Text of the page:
From there we went to Penguin Place to see Blue Penguins and Yellow-eyed penguins. Here we were disappointed. To meet the tourist demand to see penguins up close and personal they have created a penguin sanctuary. The penguins can come and go to the sea and not be bothered by people. They have built little houses to lure the penguins up on the hillside to nest. This is one of those cases where the people are caged in, not the animals. Although
Peaceful and lovely
these penguins are solitary by nature, our expectations were that we would see more than just a dozen or so. We went there on the recommendation of a person at the tourist information office. MJ thought she had asked all the appropriate questions, but the person didn’t offer up honest information. We went back later to have a word with the manager of the office so that hopefully the next person wouldn’t suffer this experience.
However, MJ had been in Dundein in 1990 and saw penguins in a more natural setting. This was the experience that we were in search of….so the next day we headed to Sandfly Beach. It’s a public beach and the penguins come to shore and nest in the evenings. The challenge here was that to get to the beach, you must descend through a fairly steep sand dune. This part was pretty easy, but the trip back up the hill was quite a workout! This probably officially dissuaded us from hiking on sand dunes when we visit Dubai in March.
We took a picnic dinner and sat mesmerized by the sea, taking in the salt air for three hours. We watched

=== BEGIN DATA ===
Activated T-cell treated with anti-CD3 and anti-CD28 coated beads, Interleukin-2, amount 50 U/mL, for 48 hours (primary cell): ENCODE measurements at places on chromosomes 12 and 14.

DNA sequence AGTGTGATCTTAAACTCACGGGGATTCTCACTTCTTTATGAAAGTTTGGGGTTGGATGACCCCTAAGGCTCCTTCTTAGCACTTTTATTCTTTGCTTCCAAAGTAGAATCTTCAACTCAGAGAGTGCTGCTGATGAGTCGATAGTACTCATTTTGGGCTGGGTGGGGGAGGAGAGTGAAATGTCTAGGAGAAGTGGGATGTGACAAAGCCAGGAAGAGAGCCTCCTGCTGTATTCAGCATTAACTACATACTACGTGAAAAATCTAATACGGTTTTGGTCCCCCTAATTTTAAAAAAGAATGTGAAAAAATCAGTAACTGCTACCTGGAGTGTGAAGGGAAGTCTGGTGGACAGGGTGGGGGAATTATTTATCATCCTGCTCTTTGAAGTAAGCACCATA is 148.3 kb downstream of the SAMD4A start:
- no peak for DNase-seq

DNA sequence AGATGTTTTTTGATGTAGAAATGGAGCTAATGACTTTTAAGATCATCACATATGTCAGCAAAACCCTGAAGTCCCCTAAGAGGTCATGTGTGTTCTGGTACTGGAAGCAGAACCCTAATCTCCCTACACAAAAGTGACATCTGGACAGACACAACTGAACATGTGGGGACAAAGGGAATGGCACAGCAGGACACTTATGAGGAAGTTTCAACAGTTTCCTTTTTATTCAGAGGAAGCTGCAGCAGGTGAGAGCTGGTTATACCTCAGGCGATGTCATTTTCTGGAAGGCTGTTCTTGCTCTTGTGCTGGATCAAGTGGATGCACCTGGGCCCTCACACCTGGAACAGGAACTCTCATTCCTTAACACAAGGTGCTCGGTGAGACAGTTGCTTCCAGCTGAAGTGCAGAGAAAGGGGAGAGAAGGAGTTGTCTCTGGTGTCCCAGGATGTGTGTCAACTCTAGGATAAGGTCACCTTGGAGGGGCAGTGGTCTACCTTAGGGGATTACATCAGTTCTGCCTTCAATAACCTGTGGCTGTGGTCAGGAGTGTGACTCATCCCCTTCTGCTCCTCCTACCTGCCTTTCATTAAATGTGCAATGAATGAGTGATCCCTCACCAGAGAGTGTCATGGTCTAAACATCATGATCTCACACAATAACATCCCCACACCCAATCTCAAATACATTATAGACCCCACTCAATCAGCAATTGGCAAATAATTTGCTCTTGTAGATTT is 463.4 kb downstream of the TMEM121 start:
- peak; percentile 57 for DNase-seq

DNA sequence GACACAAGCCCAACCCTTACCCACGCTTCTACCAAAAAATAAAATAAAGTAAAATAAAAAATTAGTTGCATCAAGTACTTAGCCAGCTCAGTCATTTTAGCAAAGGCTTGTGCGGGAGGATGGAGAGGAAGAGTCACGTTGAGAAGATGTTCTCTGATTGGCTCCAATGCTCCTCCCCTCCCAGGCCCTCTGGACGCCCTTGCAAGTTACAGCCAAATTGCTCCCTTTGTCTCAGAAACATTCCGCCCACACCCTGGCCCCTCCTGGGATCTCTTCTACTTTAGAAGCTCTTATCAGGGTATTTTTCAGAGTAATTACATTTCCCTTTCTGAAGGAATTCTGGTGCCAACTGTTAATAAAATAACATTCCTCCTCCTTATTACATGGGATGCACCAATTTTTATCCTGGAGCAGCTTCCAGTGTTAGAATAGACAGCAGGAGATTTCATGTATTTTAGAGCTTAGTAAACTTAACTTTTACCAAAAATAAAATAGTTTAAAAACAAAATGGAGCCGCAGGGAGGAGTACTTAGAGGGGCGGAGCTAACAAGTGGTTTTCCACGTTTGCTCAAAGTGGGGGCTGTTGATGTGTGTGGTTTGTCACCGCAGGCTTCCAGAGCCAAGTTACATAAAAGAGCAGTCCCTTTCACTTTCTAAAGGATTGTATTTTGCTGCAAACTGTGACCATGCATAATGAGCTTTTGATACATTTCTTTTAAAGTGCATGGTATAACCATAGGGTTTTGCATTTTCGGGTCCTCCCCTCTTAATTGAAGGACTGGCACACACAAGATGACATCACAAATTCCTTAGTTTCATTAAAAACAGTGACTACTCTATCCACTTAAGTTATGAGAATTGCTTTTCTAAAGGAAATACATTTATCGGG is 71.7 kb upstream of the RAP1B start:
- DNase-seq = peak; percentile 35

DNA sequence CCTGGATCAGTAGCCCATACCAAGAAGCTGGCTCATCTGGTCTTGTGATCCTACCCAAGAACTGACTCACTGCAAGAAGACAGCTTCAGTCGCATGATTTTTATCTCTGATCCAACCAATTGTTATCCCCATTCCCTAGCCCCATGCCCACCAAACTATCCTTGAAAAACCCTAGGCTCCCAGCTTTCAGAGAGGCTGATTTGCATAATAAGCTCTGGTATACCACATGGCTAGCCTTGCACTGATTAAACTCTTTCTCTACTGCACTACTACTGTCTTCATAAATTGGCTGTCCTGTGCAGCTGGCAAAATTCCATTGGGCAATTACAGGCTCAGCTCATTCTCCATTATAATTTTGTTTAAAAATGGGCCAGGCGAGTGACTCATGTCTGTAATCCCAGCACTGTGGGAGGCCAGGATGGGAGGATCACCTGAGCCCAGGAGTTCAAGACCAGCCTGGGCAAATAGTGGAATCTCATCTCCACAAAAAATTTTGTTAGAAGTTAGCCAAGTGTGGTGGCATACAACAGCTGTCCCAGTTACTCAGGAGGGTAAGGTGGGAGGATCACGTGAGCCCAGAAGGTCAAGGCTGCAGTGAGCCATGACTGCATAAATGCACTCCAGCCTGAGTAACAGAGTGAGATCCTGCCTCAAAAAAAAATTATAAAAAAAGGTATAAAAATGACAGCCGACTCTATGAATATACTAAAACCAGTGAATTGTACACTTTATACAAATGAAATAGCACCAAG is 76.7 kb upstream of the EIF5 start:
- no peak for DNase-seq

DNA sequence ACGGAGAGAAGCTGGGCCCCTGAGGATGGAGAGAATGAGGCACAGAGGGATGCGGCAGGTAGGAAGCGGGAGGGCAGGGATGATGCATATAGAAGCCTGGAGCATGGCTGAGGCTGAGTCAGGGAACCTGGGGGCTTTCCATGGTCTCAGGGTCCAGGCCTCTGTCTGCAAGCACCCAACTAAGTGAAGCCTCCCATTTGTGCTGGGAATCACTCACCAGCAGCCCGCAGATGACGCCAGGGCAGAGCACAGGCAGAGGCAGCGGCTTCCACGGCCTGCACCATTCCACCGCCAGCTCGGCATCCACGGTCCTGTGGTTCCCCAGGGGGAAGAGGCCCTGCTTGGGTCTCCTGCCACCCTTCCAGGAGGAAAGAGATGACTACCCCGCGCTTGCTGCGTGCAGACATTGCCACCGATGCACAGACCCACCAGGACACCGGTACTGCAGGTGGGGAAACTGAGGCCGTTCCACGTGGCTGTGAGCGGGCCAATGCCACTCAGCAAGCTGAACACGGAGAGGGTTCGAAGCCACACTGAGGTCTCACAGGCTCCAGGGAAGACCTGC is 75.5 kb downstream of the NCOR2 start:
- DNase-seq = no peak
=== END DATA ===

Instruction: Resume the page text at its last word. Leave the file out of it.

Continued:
Milford Sound Waterfall
Powerful and 3 times higher than Niagara Falls
sea lions frolic on the beach. We finally got up and wandered to the penguin viewing area where we watched for another hour plus. We didn’t spot any penguins, as it was still a little early for them to return to their nests, but we decided to head back to town anyway. We had the most wonderful time that afternoon on the beach talking about friends, family and politics. As we headed back, on the far, far end of the beach, opposite of where the penguins “are supposed” to come ashore, we spotted four penguins heading across the sandy beach. We couldn’t see them very well because we were pretty far away but it was fun and exciting to watch their little bodies waddle across the beach in such a natural setting. They headed up the side of a sand dune - they climbed and climbed until they reached their nesting spot. We didn’t want to get to close and disturb them. They looked content in their environment. They were chortling, we don’t know if it was a happy chortle or a ….get off my beach chortle !!! We were happy and content. It is wonderful to watch an animal
Road to Milford Sound
Beauty around every corner
in their natural habitat.
One day we had planned to wander town taking photos of churches and buildings, which we did but it was a little gray and overcast and it made the photos a little dull so we went to a movie instead. We highly recommend “The Kite Runner.” For you who have read the book, the movie follows it quite nicely.
We also went to the Farmer’s market and bought New Zealand cheese, which is magnificent and fresh cherries; they have tons of cherry trees here. We had the most interesting conversation with a Greek gentleman who now lives in Dunedin and is a counselor at school…but owns an Olive farm on the North Island. He was selling his olive oil, which was quite tasty. We had an in-depth conversation with him about growing Olives and making olive oil…which we would not have been able to do if it were not for our book club. This month’s book is Olives; The Life and Lore of a Noble Fruit by Mort Rosenblum…and the conversation was wonderful!!! Thank you Clyde.
As we drive from city to city we ooh, and aah a lot at
Eglinton Valley Viewpoint
On the road to Milford Sound
the scenery and have to be constantly on alert because there is so much to take in. Truly, if you snooze, you lose due to all the sites to take in, even while driving. We sometimes wonder if the Kiwis know just how beautiful their country really is. The sojourn to Queenstown was no different.